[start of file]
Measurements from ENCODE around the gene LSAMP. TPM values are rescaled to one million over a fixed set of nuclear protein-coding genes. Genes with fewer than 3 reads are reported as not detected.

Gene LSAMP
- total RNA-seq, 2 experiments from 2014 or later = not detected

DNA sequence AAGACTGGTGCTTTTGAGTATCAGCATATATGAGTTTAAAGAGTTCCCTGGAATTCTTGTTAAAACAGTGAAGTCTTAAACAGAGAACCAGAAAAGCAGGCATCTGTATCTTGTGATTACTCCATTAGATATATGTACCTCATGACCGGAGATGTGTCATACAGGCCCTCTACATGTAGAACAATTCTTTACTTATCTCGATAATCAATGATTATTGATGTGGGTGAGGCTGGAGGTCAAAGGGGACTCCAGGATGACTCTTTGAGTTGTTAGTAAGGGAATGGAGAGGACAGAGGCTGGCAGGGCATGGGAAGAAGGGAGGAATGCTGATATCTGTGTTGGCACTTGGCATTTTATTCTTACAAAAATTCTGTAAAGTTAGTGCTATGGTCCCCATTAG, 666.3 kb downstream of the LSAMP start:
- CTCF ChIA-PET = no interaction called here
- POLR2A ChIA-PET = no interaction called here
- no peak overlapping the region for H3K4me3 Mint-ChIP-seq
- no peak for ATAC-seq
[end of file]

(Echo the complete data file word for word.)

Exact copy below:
Measurements from ENCODE around the gene LSAMP. TPM values are rescaled to one million over a fixed set of nuclear protein-coding genes. Genes with fewer than 3 reads are reported as not detected.

Gene LSAMP
- total RNA-seq, 2 experiments from 2014 or later = not detected

DNA sequence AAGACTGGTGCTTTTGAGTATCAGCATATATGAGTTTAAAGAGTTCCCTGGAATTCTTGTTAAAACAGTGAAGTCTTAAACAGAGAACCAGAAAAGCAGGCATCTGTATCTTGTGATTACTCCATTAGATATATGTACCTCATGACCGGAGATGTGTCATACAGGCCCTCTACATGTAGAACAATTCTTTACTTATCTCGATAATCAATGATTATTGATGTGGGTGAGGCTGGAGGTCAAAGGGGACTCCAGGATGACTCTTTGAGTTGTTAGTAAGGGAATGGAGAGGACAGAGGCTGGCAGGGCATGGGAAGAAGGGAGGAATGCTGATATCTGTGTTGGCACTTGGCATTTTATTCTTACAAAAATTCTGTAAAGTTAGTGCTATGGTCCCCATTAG, 666.3 kb downstream of the LSAMP start:
- CTCF ChIA-PET = no interaction called here
- POLR2A ChIA-PET = no interaction called here
- no peak overlapping the region for H3K4me3 Mint-ChIP-seq
- no peak for ATAC-seq